|Black men are nine times more likely to be locked up compared to white men
New Home Office statistics show numbers of African-Caribbean prisoners has leapt a staggering 58% since 1997, with young black men making up over 90% of all black inmates.
Penal experts expressed shock over the dramatic rise in the numbers of black prisoners, which has far outstripped the numbers of African-Caribbean’s going to university. For every African Caribbean man in university there are now two in jail.
The last six years have seen the steepest-ever climb in the numbers and proportion of black prisoners. Today there are now three times as many African-Caribbeans behind bars than there were in 1985 when Douglas Hurd was Home Secretary.
The Commission for Racial Equality (CRE) called on the government reverse the trends, and campaigners urged ministers to tackle racism in the criminal justice system.
The prison figures come as news emerged of a possible suicide of a 20-year-old Asian man behind bars. Sajjad Hussain, from Manchester, is believed to have taken his own life at the Lancaster Farm young offenders institute last Friday (20th February), where he was on remand charged with robbery.
Reacting to the prison population figures Juliet Lyon, director of the Prison Reform Trust, expressed alarm and said the government needed to take racism in the criminal justice system seriously.
She added: “Not only have [overall prison] numbers risen, but the numbers of Afro-Caribbean’s have increased at an alarming proportion.”
“At very concerned that at every level of the criminal justice system black people are over-represented, and that in particular more Afro-Caribbean young men are entering prison than university.”
African-Caribbean’s made up 8% of the total prison population in 1985, but that figure had risen to 12% when Labour won power in 1997. It is now 17%. The numbers of South Asians in jail has also risen recently.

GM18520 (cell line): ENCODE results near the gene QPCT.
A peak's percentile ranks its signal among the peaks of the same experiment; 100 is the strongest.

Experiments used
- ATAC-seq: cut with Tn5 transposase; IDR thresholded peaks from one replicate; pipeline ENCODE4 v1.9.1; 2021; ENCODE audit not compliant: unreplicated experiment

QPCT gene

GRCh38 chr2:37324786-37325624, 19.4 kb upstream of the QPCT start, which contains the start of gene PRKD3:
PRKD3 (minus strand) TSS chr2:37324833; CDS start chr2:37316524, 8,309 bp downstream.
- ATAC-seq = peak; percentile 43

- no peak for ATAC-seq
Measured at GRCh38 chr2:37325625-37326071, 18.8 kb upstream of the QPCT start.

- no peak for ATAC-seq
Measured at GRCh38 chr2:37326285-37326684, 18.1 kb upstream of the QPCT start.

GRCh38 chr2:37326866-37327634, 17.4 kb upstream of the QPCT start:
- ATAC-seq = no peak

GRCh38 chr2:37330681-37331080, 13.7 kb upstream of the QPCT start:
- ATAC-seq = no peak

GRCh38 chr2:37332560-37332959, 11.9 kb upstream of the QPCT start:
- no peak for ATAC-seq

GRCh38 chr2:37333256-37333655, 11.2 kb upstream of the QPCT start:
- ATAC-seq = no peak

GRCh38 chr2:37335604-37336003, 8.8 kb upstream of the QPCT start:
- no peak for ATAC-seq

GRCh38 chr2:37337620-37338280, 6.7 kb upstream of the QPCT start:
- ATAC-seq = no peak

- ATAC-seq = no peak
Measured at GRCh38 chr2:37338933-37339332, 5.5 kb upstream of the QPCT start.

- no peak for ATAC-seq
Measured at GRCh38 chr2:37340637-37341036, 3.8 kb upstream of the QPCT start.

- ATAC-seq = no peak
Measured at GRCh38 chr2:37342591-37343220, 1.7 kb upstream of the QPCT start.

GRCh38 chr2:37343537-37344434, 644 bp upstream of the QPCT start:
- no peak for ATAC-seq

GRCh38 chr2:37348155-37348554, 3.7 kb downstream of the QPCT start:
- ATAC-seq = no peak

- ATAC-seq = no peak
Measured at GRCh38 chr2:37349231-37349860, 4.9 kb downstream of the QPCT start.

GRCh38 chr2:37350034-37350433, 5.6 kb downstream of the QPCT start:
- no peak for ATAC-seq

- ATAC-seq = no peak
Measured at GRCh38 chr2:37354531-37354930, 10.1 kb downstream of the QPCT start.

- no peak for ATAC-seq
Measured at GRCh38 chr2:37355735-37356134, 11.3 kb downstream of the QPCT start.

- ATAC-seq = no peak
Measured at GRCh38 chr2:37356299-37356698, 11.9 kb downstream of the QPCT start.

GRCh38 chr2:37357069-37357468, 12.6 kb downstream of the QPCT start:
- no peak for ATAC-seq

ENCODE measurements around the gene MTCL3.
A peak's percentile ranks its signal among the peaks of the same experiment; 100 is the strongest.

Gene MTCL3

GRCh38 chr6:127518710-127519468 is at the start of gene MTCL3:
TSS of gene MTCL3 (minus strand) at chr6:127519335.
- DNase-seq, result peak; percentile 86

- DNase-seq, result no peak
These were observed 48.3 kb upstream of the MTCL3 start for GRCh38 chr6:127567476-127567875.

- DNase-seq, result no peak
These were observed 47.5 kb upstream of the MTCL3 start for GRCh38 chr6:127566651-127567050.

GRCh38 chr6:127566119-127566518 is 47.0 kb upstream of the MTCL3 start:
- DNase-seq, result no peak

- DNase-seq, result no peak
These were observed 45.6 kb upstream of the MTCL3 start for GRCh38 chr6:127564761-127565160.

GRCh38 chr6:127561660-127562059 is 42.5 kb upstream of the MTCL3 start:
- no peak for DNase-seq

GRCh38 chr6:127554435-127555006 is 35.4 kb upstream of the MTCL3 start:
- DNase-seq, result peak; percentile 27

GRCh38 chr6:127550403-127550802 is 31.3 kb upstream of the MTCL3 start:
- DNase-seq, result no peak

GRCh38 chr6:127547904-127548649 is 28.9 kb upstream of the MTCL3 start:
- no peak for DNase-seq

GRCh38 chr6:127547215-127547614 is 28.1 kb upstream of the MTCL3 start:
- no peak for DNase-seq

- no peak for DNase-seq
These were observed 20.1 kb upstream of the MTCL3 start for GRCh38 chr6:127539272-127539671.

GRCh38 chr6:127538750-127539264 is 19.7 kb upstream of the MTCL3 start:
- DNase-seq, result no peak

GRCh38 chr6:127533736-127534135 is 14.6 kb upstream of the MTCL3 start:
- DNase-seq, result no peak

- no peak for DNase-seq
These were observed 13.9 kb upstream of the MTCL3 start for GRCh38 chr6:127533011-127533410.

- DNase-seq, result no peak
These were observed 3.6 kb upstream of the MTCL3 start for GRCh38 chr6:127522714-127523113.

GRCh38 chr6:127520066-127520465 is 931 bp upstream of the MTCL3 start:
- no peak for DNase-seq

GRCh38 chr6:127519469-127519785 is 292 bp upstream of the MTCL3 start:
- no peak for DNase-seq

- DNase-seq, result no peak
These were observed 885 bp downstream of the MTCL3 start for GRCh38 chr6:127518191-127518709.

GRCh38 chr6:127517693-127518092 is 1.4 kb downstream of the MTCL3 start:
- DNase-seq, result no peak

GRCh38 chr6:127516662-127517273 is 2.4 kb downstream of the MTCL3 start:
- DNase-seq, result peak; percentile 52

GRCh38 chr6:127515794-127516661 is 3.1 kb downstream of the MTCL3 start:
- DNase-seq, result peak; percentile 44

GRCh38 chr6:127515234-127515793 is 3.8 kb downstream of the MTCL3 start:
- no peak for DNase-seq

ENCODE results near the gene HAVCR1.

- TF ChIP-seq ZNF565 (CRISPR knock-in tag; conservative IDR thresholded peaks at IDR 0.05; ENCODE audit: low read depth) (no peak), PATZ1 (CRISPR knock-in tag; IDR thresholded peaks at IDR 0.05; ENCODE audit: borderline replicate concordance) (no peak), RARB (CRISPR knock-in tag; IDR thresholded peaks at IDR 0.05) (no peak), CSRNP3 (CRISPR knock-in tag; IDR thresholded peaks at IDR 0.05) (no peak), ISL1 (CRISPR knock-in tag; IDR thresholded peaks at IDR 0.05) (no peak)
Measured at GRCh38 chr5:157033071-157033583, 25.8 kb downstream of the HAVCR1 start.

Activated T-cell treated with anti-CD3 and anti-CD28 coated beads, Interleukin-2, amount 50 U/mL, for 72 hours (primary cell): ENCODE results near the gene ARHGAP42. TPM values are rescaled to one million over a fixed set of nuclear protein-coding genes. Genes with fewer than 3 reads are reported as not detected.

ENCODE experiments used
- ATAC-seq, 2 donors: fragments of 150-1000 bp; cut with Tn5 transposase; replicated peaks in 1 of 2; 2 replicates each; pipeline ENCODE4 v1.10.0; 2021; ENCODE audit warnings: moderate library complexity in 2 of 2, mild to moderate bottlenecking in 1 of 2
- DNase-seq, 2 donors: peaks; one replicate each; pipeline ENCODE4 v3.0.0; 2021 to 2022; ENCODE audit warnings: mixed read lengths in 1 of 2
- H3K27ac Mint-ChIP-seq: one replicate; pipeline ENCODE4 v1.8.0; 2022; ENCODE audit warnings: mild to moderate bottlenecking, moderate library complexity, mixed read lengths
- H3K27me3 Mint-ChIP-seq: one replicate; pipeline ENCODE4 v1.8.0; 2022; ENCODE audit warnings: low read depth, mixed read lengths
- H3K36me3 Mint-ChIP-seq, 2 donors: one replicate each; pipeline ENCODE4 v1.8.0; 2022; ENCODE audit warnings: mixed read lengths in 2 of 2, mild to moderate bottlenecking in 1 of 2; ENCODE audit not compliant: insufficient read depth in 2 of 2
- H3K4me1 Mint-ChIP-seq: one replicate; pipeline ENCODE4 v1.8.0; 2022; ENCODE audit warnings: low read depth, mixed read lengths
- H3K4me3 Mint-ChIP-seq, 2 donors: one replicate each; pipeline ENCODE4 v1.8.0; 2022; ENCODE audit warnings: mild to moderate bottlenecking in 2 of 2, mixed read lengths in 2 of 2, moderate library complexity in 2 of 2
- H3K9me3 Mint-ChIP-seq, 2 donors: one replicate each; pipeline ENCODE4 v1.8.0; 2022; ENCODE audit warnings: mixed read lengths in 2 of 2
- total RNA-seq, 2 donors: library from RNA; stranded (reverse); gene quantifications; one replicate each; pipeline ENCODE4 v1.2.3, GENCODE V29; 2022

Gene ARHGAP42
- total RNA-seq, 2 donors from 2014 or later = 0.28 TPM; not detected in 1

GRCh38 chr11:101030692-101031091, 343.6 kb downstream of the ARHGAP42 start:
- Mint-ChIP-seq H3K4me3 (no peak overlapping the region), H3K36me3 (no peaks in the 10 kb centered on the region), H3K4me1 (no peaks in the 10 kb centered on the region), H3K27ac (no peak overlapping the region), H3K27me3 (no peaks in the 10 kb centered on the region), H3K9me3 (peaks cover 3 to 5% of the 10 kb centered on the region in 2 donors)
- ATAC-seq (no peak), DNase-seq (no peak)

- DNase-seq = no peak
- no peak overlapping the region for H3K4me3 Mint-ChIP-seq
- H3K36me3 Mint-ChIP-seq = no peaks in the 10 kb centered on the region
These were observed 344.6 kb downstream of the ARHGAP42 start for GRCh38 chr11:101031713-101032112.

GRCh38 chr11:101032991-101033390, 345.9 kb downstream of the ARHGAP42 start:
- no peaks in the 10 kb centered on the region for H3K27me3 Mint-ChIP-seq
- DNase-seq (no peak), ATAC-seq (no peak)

Frances Crook, director of the Howard League for Penal Reform, said: “It’s very worrying. It reflects racism in the general population, but also increasing concerns of racism being directed at particular groups of people.”
She added: “The hate campaigns [against asylum seekers] of the tabloids has a knock-on effect in terms of sentencing of black people.”
The CRE recently published part two of its’ formal investigation into the prison service following the death of Zahid Mubarak, 19, at the hands of a racist cellmate in 1999.
The report, called ‘Race Equality in Prisons’, found that for every 100,000 white people in Britain, 188 were in jail. But for black people the figure was 1,704. That means black people are over nine times more likely to be in prison than their white counterparts.
A CRE spokeswoman said: “Imprisonment is becoming a defining experience for some ethnic minority groups. In 2002, there were more African Caribbean entrants to prisons in England and Wales than there were to UK universities. And for every African Caribbean male on campus, there were two black Britons in jail.
“We have called for this two-to-one ratio to be reversed within six years. So by 2010 there should be twice as many black students on campus are there are black people in custody.”
Charles Bailey, a music producer and head of the Don’t Shoot campaign, said: “We need to try and get young black men into work. We need to get them out of a life of crime.
“But also we need to look at comparisons between offenders who are white who have been committed for the same crimes, and see whether they have been treated the same way.”
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Latest Home Office prison figures (Pdf)
CRE report ‘Race Equality in Prisons’ (Pdf)
CRE report into the death of Zahid Mubarak (Pdf)